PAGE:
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The requisite selfie!

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Visit the Conservancy’s website for more information about the Cottage and to make reservations to stay there. But, be forewarned, it is often booked more than a year in advance.

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New stewards for Wright in Shorewood

(c) 2016 Mark Hertzberg

Angela and Nicholas Hayes joined the Wright family at the end of 2016 when they became the new stewards of the Elizabeth Murphy American System-Built house (1917) at 2106 E. Newton Ave. in Shorewood (near Milwaukee). The house, which was altered in the 1970s with the addition of a basement-level garage, was documented as one of Wright’s American System-Built homes in June, 2015. The siding, which either covers stucco, or more likely replaced it, also masks its Wright heritage. Still, Nicholas notes, ” The entire home remains as drawn, down to the knobs on the dining cabinets.”

The story of the announcement of the re-discovery of the house as one of Wright’s is at https://wrightinracine.wordpress.com/2015/06/05/newly-discovered-wright-home-near-milwaukee/LR ASB Newton 0002.jpg

 

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The Hayes outlined their interest in Wright and commitment to staying in Shorewood in a letter to the previous stewards, Roger and Pat Wisialowski. The letter, which accompanied their offer to purchase, follows:

“Both lifelong Milwaukeeans, we came to Shorewood 21 years ago to raise our kids among lovely neighbors and homes like yours. We lovingly upgraded our own home and gardens, I built businesses nearby, and Angela became the Art Teacher at Atwater School, where she teaches Shorewood children about local art and architecture, among other things. One of her class projects was to recreate Shorewood facades in clay after hiking neighborhoods, talking about history and engineering, and making 2D pencil sketches. Hundreds of colorful miniatures of familiar homes rest on Shorewoodian fireplace mantels alongside student-signed architectural renderings as provenance.

“With our adult daughters now in college, we’re entering a new chapter: we plan to stay in Shorewood, where we hope to give back. We think your home is an important key.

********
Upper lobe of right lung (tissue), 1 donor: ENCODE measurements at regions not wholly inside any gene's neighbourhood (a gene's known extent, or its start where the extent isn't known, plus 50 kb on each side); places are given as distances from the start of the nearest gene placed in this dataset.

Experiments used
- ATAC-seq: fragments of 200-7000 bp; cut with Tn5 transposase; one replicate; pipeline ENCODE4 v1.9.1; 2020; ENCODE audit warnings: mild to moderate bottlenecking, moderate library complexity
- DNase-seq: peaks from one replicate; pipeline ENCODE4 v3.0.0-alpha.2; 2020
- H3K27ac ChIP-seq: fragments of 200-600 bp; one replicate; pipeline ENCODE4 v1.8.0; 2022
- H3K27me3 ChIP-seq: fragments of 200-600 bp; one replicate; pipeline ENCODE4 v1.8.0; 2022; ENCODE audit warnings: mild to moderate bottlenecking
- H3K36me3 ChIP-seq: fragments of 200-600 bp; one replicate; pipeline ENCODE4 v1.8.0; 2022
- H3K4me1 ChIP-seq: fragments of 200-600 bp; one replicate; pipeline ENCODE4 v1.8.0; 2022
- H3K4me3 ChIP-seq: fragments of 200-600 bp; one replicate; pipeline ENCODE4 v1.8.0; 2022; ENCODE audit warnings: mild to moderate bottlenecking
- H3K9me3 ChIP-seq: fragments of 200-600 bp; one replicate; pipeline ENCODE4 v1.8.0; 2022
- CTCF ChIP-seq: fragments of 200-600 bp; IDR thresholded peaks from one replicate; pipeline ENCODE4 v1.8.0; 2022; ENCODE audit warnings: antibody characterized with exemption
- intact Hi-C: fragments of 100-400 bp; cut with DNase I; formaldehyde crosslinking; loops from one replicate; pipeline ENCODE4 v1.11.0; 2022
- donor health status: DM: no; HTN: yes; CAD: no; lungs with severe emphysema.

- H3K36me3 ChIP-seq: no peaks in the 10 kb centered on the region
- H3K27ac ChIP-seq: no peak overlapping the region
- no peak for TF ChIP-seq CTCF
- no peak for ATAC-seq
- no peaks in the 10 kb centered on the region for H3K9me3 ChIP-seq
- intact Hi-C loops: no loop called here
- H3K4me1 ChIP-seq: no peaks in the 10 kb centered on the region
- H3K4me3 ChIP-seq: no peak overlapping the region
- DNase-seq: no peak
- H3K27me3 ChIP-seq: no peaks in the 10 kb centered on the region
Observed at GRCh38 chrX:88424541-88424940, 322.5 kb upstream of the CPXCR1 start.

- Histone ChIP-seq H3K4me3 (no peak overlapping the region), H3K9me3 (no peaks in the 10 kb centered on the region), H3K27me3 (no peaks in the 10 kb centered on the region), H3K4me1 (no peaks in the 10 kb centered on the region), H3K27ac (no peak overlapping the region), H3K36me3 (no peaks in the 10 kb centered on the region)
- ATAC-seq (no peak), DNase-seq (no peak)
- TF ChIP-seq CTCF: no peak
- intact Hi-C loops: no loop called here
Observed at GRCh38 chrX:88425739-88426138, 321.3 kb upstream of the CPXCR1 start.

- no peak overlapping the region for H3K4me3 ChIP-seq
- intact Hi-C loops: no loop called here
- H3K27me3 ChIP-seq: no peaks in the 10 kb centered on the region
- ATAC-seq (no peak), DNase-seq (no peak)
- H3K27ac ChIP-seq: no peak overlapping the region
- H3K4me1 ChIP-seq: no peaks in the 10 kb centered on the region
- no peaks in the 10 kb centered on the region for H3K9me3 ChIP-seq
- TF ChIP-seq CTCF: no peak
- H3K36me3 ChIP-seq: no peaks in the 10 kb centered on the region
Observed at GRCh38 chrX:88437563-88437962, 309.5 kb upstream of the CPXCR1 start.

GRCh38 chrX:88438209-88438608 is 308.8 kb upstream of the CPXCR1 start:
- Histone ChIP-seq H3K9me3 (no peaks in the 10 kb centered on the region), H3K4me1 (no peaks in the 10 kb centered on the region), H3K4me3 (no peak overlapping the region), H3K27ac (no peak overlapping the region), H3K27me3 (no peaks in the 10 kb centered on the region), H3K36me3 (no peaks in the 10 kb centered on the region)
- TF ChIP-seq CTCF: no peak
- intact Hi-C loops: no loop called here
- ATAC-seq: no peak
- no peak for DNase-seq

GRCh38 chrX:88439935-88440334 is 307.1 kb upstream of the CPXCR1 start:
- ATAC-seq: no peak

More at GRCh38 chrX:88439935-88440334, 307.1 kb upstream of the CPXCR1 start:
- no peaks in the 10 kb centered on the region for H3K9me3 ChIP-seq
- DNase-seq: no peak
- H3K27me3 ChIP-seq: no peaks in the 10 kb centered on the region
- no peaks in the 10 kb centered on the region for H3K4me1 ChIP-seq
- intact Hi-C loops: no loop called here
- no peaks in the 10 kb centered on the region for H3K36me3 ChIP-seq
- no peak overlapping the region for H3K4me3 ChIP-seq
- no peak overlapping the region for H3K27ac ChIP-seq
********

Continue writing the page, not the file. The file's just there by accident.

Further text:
“Like you, we plan to be attentive and careful stewards and archivists while we live at 2106 East Newton. We will protect its glory, celebrate its importance, and secure its future. We plan to study every detail of Wright’s plans and workmanship and make sure that they remain intact and fresh. We will invest in and care for the home and yard as an important artistic and civic statement.

“To that end, Angela is already supplementing her curriculum to teach students about Wright’s vision, genius and aesthetic through her own experience of living in it. I’ve read every word written about the home since your discovery and will continue to engage the experts to try to uncover new clues and details about its place in our neighborhood. The home will remain a well-cared-for showpiece, although it will not be trampled by tourists. It will stay a private, quiet neighborhood gem, while also, importantly, creating a direct, tangible teaching moment for local kids.”

The Hayes are excited about the discoveries they have made in just a few weeks: “We’ve made some amazing discoveries in one short month: the original porch floor paint was hidden under carpet and parquet. Maple floors run throughout the upstairs (most were covered by linoleum and carpet). The all-birch cabinetry and trim can be painstakingly returned to original with classic materials: vinegar, steel wool, shellac and of course, time.” They are posting their progress on Twitter, including the following pictures, used with their permission.DSC_5302.jpegDSC_5304.jpegDSC_5300.jpeg